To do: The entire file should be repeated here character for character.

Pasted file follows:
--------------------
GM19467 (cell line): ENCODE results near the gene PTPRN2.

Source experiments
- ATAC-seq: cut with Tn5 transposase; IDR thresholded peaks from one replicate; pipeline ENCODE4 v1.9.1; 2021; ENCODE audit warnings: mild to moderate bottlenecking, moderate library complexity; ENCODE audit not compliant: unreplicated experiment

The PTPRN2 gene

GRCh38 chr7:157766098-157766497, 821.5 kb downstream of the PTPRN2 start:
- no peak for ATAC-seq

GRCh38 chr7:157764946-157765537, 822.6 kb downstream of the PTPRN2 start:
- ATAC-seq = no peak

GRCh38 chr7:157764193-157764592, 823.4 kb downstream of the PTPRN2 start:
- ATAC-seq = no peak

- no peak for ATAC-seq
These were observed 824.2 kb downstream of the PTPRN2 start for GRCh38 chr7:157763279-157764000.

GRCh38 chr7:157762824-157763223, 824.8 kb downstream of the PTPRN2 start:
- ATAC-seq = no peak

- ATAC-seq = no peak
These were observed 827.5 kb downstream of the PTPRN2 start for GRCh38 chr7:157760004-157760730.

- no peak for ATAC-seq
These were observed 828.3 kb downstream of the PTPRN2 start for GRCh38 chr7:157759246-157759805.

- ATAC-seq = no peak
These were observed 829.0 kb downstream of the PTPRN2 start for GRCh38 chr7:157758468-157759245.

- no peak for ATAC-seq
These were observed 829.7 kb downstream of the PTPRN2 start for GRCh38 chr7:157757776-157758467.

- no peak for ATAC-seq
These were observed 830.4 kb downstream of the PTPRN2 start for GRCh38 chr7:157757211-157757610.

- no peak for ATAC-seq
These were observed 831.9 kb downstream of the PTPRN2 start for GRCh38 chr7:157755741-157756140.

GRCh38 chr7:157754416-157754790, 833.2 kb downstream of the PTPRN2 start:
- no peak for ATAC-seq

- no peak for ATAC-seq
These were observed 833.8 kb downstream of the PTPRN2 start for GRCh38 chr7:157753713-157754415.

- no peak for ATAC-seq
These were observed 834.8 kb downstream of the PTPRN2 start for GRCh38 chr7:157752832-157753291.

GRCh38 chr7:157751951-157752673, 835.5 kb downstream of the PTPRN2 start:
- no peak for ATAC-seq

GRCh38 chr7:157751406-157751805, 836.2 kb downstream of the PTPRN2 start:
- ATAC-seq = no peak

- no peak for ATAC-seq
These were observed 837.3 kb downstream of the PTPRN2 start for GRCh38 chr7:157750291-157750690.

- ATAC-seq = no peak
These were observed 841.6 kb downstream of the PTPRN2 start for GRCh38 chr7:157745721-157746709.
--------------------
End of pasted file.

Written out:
GM19467 (cell line): ENCODE results near the gene PTPRN2.

Source experiments
- ATAC-seq: cut with Tn5 transposase; IDR thresholded peaks from one replicate; pipeline ENCODE4 v1.9.1; 2021; ENCODE audit warnings: mild to moderate bottlenecking, moderate library complexity; ENCODE audit not compliant: unreplicated experiment

The PTPRN2 gene

GRCh38 chr7:157766098-157766497, 821.5 kb downstream of the PTPRN2 start:
- no peak for ATAC-seq

GRCh38 chr7:157764946-157765537, 822.6 kb downstream of the PTPRN2 start:
- ATAC-seq = no peak

GRCh38 chr7:157764193-157764592, 823.4 kb downstream of the PTPRN2 start:
- ATAC-seq = no peak

- no peak for ATAC-seq
These were observed 824.2 kb downstream of the PTPRN2 start for GRCh38 chr7:157763279-157764000.

GRCh38 chr7:157762824-157763223, 824.8 kb downstream of the PTPRN2 start:
- ATAC-seq = no peak

- ATAC-seq = no peak
These were observed 827.5 kb downstream of the PTPRN2 start for GRCh38 chr7:157760004-157760730.

- no peak for ATAC-seq
These were observed 828.3 kb downstream of the PTPRN2 start for GRCh38 chr7:157759246-157759805.

- ATAC-seq = no peak
These were observed 829.0 kb downstream of the PTPRN2 start for GRCh38 chr7:157758468-157759245.

- no peak for ATAC-seq
These were observed 829.7 kb downstream of the PTPRN2 start for GRCh38 chr7:157757776-157758467.

- no peak for ATAC-seq
These were observed 830.4 kb downstream of the PTPRN2 start for GRCh38 chr7:157757211-157757610.

- no peak for ATAC-seq
These were observed 831.9 kb downstream of the PTPRN2 start for GRCh38 chr7:157755741-157756140.

GRCh38 chr7:157754416-157754790, 833.2 kb downstream of the PTPRN2 start:
- no peak for ATAC-seq

- no peak for ATAC-seq
These were observed 833.8 kb downstream of the PTPRN2 start for GRCh38 chr7:157753713-157754415.

- no peak for ATAC-seq
These were observed 834.8 kb downstream of the PTPRN2 start for GRCh38 chr7:157752832-157753291.

GRCh38 chr7:157751951-157752673, 835.5 kb downstream of the PTPRN2 start:
- no peak for ATAC-seq

GRCh38 chr7:157751406-157751805, 836.2 kb downstream of the PTPRN2 start:
- ATAC-seq = no peak

- no peak for ATAC-seq
These were observed 837.3 kb downstream of the PTPRN2 start for GRCh38 chr7:157750291-157750690.

- ATAC-seq = no peak
These were observed 841.6 kb downstream of the PTPRN2 start for GRCh38 chr7:157745721-157746709.